CCS Project in a Gas Field of the Sbaa basin, SW Algeria - What is at Stake?
- Yann Mosse (GDF Suez) | Eric Portier (GDF Suez) | Thomas Schaaf (GDF Suez)
- Document ID
- Society of Petroleum Engineers
- North Africa Technical Conference and Exhibition, 14-17 February, Cairo, Egypt
- Publication Date
- Document Type
- Conference Paper
- 2010. Society of Petroleum Engineers
- 1.8 Formation Damage, 5.1.1 Exploration, Development, Structural Geology, 4.1.5 Processing Equipment, 1.6 Drilling Operations, 3.2.3 Hydraulic Fracturing Design, Implementation and Optimisation, 1.10.1 Drill string components and drilling tools (tubulars, jars, subs, stabilisers, reamers, etc), 4.6 Natural Gas, 6.5.3 Waste Management, 5.10.1 CO2 Capture and Sequestration, 5.6.4 Drillstem/Well Testing, 5.1 Reservoir Characterisation, 5.5.8 History Matching, 5.2 Reservoir Fluid Dynamics, 4.1.2 Separation and Treating, 5.4.2 Gas Injection Methods, 5.4 Enhanced Recovery, 5.6.2 Core Analysis, 5.1.5 Geologic Modeling, 5.5.5 Evaluation of uncertainties, 4.1.4 Gas Processing
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GDF SUEZ and Sonatrach will develop in partnership the main fields of the prolific Sbaa basin, SW Algeria. In this basin, the main gas levels comprise the Cambrian and Upper-Ordovician reservoirs, sealed and sourced by the Silurian "Hot Shales?? Formation. Average CO2 content of raw gas is in excess with regard to sales gas specifications. As a result, CO2 removal is required as part of gas treatment and it is intended to install an amine unit in the future Central Processing Plant for such purpose. Regeneration of the amine results in the release of significant quantities of CO2, which amounts to ca 1200 t/day. Looking for a solution to re-inject underground this CO2 was decided, within the project exploitation perimeter. Such an initiative has materialized with the achievement of a screening and feasibility study during the development conceptual phase, which identified the two best structures for underground CO2 sequestration. In both cases, CO2 should be re-injected in the aquifer, in the water leg, away from gas production area. A pilot well will be drilled to address the geological and reservoir uncertainties, so as to validate the concept.
For now, preparatory sensitivity studies, using Cougar® software (developed and marketed by IFP) were performed to identify key parameters controlling the CO2 re-injection performance. These probabilistic results show that, if effective permeability and reservoir heterogeneity are from far the main drivers, the mobility of fluid in place, such as gas or formation water, strongly controls the performance, ranging from 55 to 98 % of CO2 to be injected. Based on experimental design type of approach, this study enable to rank the main uncertain parameters (such as type of wells, number of injectors and maximum operating pressure) and to quantify their respective contribution to the underground CO2 storage performance.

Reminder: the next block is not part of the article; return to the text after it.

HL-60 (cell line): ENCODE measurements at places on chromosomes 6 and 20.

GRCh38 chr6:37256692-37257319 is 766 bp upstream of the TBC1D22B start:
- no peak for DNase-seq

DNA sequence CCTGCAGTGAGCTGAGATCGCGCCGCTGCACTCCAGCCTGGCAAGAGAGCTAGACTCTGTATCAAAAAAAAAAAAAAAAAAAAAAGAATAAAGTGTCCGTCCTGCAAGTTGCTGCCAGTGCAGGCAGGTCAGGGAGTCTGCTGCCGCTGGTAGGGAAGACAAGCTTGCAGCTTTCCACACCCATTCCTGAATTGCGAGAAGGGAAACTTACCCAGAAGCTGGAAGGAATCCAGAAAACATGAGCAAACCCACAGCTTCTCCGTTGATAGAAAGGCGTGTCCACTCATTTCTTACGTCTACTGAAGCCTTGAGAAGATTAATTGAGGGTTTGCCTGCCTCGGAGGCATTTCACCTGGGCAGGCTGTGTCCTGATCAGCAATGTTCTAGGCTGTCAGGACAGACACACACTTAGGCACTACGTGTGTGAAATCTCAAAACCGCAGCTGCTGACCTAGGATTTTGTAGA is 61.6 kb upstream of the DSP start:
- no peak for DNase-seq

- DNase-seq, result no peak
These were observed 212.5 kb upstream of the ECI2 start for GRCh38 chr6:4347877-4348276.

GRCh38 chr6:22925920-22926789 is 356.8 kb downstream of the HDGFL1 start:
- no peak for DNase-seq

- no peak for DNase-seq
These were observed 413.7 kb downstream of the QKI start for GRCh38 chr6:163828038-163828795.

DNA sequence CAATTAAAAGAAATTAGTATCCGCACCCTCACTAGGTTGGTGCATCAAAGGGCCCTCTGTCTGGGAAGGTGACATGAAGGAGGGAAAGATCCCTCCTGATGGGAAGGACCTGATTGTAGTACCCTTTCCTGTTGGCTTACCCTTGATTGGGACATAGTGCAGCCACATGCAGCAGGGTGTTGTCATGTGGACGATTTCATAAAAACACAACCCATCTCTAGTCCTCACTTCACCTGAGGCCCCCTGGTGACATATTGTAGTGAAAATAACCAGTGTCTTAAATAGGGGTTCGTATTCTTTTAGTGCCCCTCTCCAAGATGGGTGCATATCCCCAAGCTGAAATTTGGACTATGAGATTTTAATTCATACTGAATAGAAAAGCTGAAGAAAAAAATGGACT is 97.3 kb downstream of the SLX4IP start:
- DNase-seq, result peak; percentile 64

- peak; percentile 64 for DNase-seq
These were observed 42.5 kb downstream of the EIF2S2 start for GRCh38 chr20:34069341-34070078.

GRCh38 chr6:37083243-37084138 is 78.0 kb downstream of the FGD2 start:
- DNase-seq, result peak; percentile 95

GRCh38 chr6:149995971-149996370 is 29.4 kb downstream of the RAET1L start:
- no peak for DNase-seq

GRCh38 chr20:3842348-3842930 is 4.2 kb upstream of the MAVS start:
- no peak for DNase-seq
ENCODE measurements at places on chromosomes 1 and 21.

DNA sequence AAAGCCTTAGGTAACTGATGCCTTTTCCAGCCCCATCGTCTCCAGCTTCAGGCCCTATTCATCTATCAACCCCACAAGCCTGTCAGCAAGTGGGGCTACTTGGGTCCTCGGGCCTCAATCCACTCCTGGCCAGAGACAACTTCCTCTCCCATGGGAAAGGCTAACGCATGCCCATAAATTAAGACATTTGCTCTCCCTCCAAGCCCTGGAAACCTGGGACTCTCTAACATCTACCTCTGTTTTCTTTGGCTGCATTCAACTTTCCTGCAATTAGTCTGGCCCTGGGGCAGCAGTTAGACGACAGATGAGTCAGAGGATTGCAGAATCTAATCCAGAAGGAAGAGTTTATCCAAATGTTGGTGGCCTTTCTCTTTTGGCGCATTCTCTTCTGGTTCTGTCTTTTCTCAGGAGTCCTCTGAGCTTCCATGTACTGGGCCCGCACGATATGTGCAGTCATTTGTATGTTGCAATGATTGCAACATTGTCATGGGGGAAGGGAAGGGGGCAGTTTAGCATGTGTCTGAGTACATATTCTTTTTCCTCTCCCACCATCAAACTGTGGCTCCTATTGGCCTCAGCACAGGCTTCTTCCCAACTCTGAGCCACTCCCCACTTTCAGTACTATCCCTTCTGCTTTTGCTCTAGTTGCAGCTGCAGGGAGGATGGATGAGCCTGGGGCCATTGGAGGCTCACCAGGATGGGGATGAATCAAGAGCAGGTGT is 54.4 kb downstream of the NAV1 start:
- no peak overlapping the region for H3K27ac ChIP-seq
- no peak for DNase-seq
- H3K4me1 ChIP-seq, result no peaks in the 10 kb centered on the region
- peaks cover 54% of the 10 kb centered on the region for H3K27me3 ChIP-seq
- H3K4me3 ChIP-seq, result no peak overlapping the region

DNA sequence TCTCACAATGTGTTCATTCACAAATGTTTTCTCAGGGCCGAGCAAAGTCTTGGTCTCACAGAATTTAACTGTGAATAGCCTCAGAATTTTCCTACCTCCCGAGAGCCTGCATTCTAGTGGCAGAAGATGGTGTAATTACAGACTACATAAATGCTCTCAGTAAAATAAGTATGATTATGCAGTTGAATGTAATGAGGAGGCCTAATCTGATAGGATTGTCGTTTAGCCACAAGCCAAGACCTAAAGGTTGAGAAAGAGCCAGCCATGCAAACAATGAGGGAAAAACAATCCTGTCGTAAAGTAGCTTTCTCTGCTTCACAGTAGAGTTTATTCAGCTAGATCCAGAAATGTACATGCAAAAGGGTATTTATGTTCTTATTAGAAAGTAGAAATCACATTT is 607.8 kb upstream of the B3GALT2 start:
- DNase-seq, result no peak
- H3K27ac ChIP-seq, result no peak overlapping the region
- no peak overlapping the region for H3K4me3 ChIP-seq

This type of study helps to determine the priority in the data acquisition program of the future pilot well and to set-up the basis of design of the CO2 sequestration facility.
Geological sequestration of CO2 is one of the foreseen solutions envisaged to reduce significantly the atmospheric concentration of this greenhouse effect gas. CCS projects (CO2 capture and sequestration) propose a challenging approach that could lead to a major first step in reducing anthropogenic emissions of CO2. Like some other companies with several ongoing projects, GDF SUEZ is one of the leaders to develop such technology in a near future (Mulders et al, 2008 and Saysset et al., 2006).
The context of this CCS project in Algeria is the removal of the CO2 in excess, from the raw hydrocarbon produced and its injection and retention within the water leg of a producing gas field. The total amount of CO2 to be re-injected corresponds to 3.60 Gsm3 approximately over the whole project duration. Even if efforts have been made to develop this technology for several years, modellization of geological, chemical and physical processes at stake is still the subject of R&D investigations. Main issues to be addressed are various, dealing with well injectivity, performance sustainability, well and storage integrity, short to long term monitoring. The most suitable solutions have to be selected and adapted to the specificity of the project, long in advance. In the G&G domain, sensitivity studies are required to identify key parameters on CO2 storage performance and improve the level of prediction. A screening study was first performed to identify the best candidates for CO2 re-injection among all candidates' gas fields. The 6 main criteria chosen to rank the fields were: -storage capacity - cap rocks quality - reservoir injectivity - type of fluid originally in place - reservoir depth - distance to the treatment surface facility. At the end of the process, a small field, 4km² area, but with an important vertical relief (300m), was selected (Figure 1). The main reservoir presents high petrophysical properties with porosities and permeabilities up to 20% and 1000 mD respectively, within the Cambro-Ordovician sands. The choice was made to re-inject the CO2 within the water leg in order to not interfere with the gas production at top of the field. However, reservoir parameters of the dynamic model are not fully characterized in this part of the field, far away from any existing wells, and then it makes necessary to cope with a lot of uncertainties.
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